nep-ind New Economics Papers
on Industrial Organization
Issue of 2004‒12‒20
five papers chosen by
Kwang Soo Cheong
Johns Hopkins University

  1. Vertical Integration and Technology: Theory and Evidence By Daron Acemoglu; Philippe Aghion; Rachel Griffith; Fabrizio Zilibotti
  2. Entry thresholds and actual entry and exit in local markets By Carree,Martin; Dejardin,Marcus
  3. Better safe than sorry? Reliability policy in network industries By CPB
  4. Sunk Costs and Antitrust Barriers to Entry By Schmalensee, Richard
  5. Network Externalities, Demand Inertia and Dynamic Pricing in an Experimental Oligopoly Market By Ralph C Bayer; Mickey Chan

  1. By: Daron Acemoglu; Philippe Aghion; Rachel Griffith; Fabrizio Zilibotti
    Abstract: This paper investigates the determinants of vertical integration using data from the UK manufacturing sector. We find that the relationship between a downstream (producer) industry and an upstream (supplier) industry is more likely to be vertically integrated when the producing industry is more technology intensive and the supplying industry is less technology intensive. Moreover, both of these effects are stronger when the supplying industry accounts for a large fraction of the producer's costs. These results are generally robust and hold with alternative measures of technology intensity, with alternative estimation strategies, and with or without controlling for a number of firm and industry-level characteristics. They are consistent with the incomplete contract theories of the firm that emphasize both the potential costs and benefits of vertical integration in terms of investment incentives.
    JEL: L22 L23 L24 L60
    Date: 2004–12
    URL: http://d.repec.org/n?u=RePEc:nbr:nberwo:10997&r=ind
  2. By: Carree,Martin; Dejardin,Marcus (METEOR)
    Abstract: Bresnahan and Reiss (1991) derive entry thresholds (equilibrium numbers of firms) for local markets but do not investigate actual entry and exit flows. This paper investigates for thirteen Belgian retail and service industries whether markets with actual numbers of firms higher (lower) than the thresholds display exit (entry) in subsequent periods.
    Keywords: industrial organization ;
    Date: 2004
    URL: http://d.repec.org/n?u=RePEc:dgr:umamet:2004048&r=ind
  3. By: CPB
    Abstract: This report develops a roadmap for reliability policy in network industries. Based on economic theory, we analyse the relationship between reliability and various types of government policy: privatisation, liberalisation, regulation, unbundling, and 'commitment policy'. We let government policy depend on (1) the feasibility of competition between networks, (2) contractibility of reliability, and (3) the relation between profit maximisation and public interests. We test this roadmap on the basis of the empirical literature and case studies on electricity, natural gas, drinking water, wastewater, and railways.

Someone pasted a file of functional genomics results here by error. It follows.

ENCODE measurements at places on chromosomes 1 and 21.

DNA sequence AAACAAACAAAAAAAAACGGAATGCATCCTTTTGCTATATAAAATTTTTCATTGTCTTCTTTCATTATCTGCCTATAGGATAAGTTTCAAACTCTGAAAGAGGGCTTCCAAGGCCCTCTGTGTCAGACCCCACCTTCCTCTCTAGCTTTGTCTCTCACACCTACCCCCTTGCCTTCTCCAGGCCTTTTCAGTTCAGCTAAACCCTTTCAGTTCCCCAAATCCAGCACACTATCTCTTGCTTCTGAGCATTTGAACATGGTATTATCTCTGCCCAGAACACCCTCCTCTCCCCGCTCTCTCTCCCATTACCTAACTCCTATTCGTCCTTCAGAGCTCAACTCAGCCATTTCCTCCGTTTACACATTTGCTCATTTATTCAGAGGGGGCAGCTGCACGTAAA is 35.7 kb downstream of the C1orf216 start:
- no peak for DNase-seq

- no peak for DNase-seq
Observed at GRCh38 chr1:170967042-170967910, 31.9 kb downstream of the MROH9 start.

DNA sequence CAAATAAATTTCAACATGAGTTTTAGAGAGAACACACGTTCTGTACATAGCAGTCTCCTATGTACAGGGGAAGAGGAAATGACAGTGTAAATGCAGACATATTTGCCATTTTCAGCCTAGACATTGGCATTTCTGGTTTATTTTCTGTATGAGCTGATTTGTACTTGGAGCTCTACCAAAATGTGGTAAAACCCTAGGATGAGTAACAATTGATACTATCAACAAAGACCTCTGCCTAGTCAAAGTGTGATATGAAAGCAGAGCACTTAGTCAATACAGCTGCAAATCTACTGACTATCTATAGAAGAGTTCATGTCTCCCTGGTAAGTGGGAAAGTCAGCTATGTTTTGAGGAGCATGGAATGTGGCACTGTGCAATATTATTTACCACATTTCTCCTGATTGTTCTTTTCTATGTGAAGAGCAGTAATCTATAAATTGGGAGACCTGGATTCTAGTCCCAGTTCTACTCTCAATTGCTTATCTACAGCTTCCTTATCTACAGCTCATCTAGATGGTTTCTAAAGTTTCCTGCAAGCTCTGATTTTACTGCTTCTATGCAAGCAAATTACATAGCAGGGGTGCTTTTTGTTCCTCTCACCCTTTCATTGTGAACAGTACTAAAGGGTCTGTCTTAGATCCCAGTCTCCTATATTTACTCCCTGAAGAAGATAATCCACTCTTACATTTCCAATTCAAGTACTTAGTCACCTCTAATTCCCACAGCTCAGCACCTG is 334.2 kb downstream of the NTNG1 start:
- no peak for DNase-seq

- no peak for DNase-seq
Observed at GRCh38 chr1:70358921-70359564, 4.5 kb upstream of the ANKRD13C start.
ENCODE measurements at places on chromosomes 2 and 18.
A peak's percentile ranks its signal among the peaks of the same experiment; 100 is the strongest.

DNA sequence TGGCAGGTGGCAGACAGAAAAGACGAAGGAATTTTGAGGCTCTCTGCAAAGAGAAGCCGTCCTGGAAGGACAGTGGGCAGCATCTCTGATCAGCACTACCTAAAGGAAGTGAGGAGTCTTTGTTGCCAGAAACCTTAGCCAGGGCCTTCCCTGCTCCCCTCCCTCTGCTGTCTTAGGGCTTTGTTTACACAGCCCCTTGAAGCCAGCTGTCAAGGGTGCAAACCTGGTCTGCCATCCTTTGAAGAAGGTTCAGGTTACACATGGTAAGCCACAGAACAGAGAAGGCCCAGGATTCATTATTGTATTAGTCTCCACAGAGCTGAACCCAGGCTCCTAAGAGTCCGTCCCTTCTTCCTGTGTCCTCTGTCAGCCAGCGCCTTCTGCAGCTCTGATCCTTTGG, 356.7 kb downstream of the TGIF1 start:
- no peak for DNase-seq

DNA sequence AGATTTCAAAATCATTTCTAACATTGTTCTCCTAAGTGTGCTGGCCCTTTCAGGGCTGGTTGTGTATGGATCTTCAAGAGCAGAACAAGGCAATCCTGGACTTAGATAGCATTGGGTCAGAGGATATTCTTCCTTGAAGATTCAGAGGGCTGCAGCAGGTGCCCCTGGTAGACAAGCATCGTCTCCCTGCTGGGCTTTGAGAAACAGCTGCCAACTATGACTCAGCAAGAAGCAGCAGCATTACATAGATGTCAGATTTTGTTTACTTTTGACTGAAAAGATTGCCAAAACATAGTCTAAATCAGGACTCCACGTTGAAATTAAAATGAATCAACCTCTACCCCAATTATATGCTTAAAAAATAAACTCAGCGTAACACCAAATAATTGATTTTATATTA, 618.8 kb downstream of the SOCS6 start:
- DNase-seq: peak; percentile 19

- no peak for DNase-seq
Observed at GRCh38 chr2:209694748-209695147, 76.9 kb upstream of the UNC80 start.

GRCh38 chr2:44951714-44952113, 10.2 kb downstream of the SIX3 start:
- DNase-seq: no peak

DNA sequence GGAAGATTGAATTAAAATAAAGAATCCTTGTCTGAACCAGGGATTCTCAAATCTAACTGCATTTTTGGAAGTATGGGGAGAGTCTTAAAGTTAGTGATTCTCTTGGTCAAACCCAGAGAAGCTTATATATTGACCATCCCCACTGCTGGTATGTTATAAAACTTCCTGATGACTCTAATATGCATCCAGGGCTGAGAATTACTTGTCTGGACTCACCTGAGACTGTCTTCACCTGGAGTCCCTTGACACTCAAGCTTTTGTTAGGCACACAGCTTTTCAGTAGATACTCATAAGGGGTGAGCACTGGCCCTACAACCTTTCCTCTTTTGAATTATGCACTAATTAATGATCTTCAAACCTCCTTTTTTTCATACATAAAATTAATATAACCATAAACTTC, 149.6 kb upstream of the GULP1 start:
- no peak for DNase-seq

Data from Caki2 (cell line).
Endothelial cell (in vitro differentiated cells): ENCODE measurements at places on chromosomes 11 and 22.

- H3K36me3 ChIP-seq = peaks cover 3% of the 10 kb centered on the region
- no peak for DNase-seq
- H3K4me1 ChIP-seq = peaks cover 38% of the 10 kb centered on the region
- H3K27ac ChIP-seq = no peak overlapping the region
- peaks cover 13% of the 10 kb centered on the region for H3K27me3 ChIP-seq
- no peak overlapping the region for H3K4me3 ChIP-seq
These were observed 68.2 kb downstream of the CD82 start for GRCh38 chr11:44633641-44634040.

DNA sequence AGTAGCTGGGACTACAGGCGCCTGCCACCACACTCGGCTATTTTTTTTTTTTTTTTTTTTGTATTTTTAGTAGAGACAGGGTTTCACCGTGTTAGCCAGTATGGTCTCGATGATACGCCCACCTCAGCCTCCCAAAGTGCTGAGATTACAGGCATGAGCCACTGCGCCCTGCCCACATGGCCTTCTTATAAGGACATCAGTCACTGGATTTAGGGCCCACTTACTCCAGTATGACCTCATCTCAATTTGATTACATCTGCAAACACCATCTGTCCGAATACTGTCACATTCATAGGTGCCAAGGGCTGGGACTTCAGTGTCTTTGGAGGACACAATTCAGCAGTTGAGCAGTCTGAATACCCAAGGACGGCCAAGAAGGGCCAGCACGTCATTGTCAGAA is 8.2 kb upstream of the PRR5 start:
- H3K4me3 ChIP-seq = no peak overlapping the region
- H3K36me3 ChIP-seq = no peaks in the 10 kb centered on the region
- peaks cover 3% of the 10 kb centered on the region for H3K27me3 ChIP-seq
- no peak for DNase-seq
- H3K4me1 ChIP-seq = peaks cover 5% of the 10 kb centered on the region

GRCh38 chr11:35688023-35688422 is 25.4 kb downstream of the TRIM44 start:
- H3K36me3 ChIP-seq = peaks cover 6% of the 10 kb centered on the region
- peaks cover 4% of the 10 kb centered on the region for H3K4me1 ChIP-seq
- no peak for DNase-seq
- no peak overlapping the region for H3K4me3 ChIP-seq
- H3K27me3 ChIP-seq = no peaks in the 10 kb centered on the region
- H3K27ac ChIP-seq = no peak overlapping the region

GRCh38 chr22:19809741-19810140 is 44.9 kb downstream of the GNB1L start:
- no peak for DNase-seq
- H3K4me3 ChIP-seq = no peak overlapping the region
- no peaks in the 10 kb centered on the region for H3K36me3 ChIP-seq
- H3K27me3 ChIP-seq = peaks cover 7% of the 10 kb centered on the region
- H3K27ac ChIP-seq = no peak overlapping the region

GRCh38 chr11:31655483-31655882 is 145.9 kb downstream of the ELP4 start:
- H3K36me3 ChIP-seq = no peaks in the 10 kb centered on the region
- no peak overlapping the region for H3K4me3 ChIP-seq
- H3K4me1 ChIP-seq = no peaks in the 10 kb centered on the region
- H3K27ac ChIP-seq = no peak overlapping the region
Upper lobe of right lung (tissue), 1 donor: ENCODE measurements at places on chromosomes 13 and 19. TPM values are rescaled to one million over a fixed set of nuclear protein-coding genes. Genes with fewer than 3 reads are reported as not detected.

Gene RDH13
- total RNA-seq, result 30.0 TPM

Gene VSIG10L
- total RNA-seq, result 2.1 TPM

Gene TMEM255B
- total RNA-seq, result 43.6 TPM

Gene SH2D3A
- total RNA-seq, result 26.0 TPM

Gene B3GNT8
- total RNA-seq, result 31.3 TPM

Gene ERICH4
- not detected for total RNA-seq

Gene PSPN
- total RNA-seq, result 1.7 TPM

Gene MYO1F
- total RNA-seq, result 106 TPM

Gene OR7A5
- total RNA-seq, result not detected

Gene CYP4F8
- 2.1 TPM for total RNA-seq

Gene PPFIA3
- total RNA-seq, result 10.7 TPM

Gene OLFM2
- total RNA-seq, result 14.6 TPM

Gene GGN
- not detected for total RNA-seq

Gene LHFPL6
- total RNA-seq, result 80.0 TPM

Keywords: reliability; network; networks; network industry; network industries; government policy; privatisation; privatization; liberalisation; liberalization; regulation; electricity; natural gas; water; railways
    JEL: L15 L22 L51 L33 L92 L L95 L98
    Date: 2004–12
    URL: http://d.repec.org/n?u=RePEc:cpb:docmnt:73&r=ind
  4. By: Schmalensee, Richard
    Abstract: US antitrust policy takes as its objective consumer welfare, not total economic welfare. With that objective, Joe Bain's definition of entry barriers is more useful than George Stigler's or definitions based on economic welfare. It follows that economies of scale that involve sunk costs may create antitrust barriers to entry. A simple model shows that sunk costs without scale economies may discourage entry without creating an antitrust entry barrier.
    Keywords: antitrust, U.S. antitrust policy, entry barriers,
    Date: 2004–12–10
    URL: http://d.repec.org/n?u=RePEc:mit:sloanp:7384&r=ind
  5. By: Ralph C Bayer (University of Adelaide); Mickey Chan (University of Adelaide)
    Abstract: This paper analyses dynamic pricing in markets with network externalities. Network externalities imply demand inertia, because the size of a network increases the usefulness of the product for consumers. Since past sales increase current demand, firms have an incentive to set low introductory prices to be able to increase prices as their networks grow. However, in reality we observe decreasing prices. This could be due to other factors dominating the network e¤ects. We use an experimental duopoly market with demand inertia to isolate the effect of network externalities. We find that experimental price dynamics are rather consistent with real world observations than with theoretical predictions.
    Keywords: Network Externalities, Demand Inertia, Experiments, Oligopoly
    JEL: L13 C92
    Date: 2004–12–14
    URL: http://d.repec.org/n?u=RePEc:wpa:wuwpex:0412004&r=ind

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